In applying the Third Circuit’s “regulatory approach” test and the Seventh Circuit’s “accepted zoning criteria” test to consider whether non-religious schools were treated more favorably than religious schools, the court concluded that the City’s preservation of its limited commercial land for commercial use as set forth in its Master Plan serves a compelling state interest. Further, the City treats all schools, religious or not, the same by excluding them from the ORC Office and Research District while permitting them in the City’s residential districts, which account for more than 95% of all the City’s land. Because allowing a school in the commercial zone would conflict with the purpose of that zone and would threaten the City’s financial stability, the School’s equal-terms claim failed.
The School’s First Amendment free exercise claim also failed because, according to the court, “any burden imposed on Plaintiff was self-inflicted. Plaintiff was fully aware of the zoning restrictions when it purchased the building. . . . [and] was specifically informed by Upper Arlington City Council that ‘a private school is neither a permitted or a conditional use in the Office and Research District . . . .’”
The court found against the School in its remaining federal law claims, including those under the U.S. Constitution, and state law claims.
We first reported about this case after it was dismissed by the District Court for lack of ripeness and then remanded by the Sixth Circuit for a determination as to whether the School had cured the ripeness defect following the City’s denial of the School’s zoning amendment request. It is not clear whether the School will appeal the District Court’s latest ruling.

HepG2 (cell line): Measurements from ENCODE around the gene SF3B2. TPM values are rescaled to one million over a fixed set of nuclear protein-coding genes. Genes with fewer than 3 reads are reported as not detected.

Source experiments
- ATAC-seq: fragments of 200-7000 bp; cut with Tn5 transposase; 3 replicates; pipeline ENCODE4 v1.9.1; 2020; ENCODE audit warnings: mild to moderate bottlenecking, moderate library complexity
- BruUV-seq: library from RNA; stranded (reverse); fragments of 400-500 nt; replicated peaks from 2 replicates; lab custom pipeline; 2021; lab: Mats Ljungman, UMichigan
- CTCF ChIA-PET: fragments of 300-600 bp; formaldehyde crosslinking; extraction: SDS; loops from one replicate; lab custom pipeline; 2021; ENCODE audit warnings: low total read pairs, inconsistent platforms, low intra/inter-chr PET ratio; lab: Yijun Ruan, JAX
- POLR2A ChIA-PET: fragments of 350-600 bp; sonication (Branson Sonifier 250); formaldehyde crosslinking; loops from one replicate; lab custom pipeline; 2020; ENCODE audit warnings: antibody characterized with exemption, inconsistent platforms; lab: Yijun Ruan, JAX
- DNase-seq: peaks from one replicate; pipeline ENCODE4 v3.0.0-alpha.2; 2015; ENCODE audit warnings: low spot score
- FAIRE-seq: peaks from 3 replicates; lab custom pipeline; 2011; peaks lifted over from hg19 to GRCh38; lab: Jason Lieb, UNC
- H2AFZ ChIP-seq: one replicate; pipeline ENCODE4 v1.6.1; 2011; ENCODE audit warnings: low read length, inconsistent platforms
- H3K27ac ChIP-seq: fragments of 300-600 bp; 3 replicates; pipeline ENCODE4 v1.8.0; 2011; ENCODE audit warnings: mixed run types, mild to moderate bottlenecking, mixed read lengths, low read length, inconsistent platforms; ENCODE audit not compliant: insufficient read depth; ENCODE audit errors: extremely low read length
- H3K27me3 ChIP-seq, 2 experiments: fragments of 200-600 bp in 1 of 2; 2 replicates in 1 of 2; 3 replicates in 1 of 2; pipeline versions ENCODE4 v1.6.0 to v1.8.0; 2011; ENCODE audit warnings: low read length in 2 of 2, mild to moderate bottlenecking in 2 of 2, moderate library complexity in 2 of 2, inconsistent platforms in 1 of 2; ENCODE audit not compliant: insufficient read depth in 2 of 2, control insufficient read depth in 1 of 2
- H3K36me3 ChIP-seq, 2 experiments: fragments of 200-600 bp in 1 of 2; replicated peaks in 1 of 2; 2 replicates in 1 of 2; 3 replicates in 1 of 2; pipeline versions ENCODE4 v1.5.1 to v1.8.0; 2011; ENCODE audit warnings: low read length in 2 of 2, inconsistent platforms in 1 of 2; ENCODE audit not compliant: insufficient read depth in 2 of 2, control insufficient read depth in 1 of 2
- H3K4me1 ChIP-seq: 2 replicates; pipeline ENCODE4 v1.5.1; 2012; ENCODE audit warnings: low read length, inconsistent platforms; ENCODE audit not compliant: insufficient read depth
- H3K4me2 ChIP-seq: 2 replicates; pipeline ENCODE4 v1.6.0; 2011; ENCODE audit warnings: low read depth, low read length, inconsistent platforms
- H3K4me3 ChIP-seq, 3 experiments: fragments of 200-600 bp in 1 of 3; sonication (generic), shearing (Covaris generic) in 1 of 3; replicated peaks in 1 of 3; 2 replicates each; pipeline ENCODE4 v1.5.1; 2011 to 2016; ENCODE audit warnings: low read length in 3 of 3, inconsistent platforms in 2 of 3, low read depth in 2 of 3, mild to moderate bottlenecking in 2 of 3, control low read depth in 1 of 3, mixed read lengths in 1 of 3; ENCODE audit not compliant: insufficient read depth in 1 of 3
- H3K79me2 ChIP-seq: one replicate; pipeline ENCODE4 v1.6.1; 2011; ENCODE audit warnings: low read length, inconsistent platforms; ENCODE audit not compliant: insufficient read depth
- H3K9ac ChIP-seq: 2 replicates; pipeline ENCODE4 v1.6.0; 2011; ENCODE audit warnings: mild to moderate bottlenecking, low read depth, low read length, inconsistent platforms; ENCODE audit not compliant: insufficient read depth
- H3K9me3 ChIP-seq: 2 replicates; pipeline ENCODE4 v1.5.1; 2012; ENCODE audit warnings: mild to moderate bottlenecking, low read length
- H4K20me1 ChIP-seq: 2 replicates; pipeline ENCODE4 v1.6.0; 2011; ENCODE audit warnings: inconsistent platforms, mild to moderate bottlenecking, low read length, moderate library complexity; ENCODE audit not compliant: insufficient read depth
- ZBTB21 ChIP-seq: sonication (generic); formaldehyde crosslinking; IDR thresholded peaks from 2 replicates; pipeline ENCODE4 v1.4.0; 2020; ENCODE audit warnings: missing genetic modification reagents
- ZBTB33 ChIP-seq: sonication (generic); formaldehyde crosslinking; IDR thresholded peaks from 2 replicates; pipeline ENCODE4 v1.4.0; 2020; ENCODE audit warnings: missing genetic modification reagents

New York City Church Asks Second Circuit to Reconsider Ruling in Bronx Household of Faith v. Board of Education of the City of New York
Posted on 4/21/14 by Evan Seeman and Dwight Merriam
We reported earlier this month that the Second Circuit, in The Bronx Household of Faith v. Board of Education of the City of New York, No. 12-2730 (2d Cir. 2014), ruled that the Board of Education of The City of New York (“Board”) did not violate the Free Exercise and Establishment Clauses of the First Amendment by permitting certain groups to use school facilities outside school hours, while at the same time prohibiting the use of school facilities by those groups for religious worship services. The battle continues, as The Bronx Household of Faith has filed a petition requesting an en banc rehearing by the Second Circuit to review the court’s recent 2-1 majority decision. It contends that, among other things, the majority decision misapplied binding precedent for free exercise claims both by (1) failing to apply the U.S. Supreme Court’s test for such claims set forth in Employment Division v. Smith, 494 U.S. 872 (1990) and (2) misapplying the U.S. Supreme Court’s decision in Church of the Lukumi Babalu Aye, Inc. v. City of Hialeah, 508 U.S. 520 (1993), by ruling that strict scrutiny review of a government policy applies only where the government acts with animus. The petition builds off of Judge Walker’s dissent in which he states the Board’s policy of prohibiting religious worship services while allowing other uses on school facilities after hours “violates the Free Exercise Clause because it plainly discriminates against religious belief and cannot be justified by a compelling government interest.”
The filing of the petition stays the Second Circuit’s April 3rd decision, meaning that religious institutions can continue to hold worship services at school facilities. The petition for rehearing en banc can be accessed here.
Texas Court Rules Against Homeowners’ Association Seeking To Enjoin Rabbi From Using Home As Synagogue
Posted on 4/14/14 by Evan Seeman and Dwight Merriam